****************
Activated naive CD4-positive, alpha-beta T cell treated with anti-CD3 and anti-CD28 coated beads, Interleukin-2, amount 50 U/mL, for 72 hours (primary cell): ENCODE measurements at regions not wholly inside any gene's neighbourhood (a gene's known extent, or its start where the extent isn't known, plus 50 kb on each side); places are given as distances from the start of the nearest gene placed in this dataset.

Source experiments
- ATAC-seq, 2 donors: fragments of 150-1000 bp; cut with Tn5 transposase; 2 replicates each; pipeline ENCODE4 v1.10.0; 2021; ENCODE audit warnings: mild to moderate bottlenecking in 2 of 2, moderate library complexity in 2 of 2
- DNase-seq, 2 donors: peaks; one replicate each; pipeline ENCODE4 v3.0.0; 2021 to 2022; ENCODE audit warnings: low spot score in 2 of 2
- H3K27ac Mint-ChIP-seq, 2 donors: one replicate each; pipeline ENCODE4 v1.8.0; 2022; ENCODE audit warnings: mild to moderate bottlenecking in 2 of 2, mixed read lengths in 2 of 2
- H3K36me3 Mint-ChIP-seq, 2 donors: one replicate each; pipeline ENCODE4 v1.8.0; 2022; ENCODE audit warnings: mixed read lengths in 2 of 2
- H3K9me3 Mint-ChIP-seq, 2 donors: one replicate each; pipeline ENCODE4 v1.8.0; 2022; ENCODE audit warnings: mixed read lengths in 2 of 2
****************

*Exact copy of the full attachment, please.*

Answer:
Activated naive CD4-positive, alpha-beta T cell treated with anti-CD3 and anti-CD28 coated beads, Interleukin-2, amount 50 U/mL, for 72 hours (primary cell): ENCODE measurements at regions not wholly inside any gene's neighbourhood (a gene's known extent, or its start where the extent isn't known, plus 50 kb on each side); places are given as distances from the start of the nearest gene placed in this dataset.

Source experiments
- ATAC-seq, 2 donors: fragments of 150-1000 bp; cut with Tn5 transposase; 2 replicates each; pipeline ENCODE4 v1.10.0; 2021; ENCODE audit warnings: mild to moderate bottlenecking in 2 of 2, moderate library complexity in 2 of 2
- DNase-seq, 2 donors: peaks; one replicate each; pipeline ENCODE4 v3.0.0; 2021 to 2022; ENCODE audit warnings: low spot score in 2 of 2
- H3K27ac Mint-ChIP-seq, 2 donors: one replicate each; pipeline ENCODE4 v1.8.0; 2022; ENCODE audit warnings: mild to moderate bottlenecking in 2 of 2, mixed read lengths in 2 of 2
- H3K36me3 Mint-ChIP-seq, 2 donors: one replicate each; pipeline ENCODE4 v1.8.0; 2022; ENCODE audit warnings: mixed read lengths in 2 of 2
- H3K9me3 Mint-ChIP-seq, 2 donors: one replicate each; pipeline ENCODE4 v1.8.0; 2022; ENCODE audit warnings: mixed read lengths in 2 of 2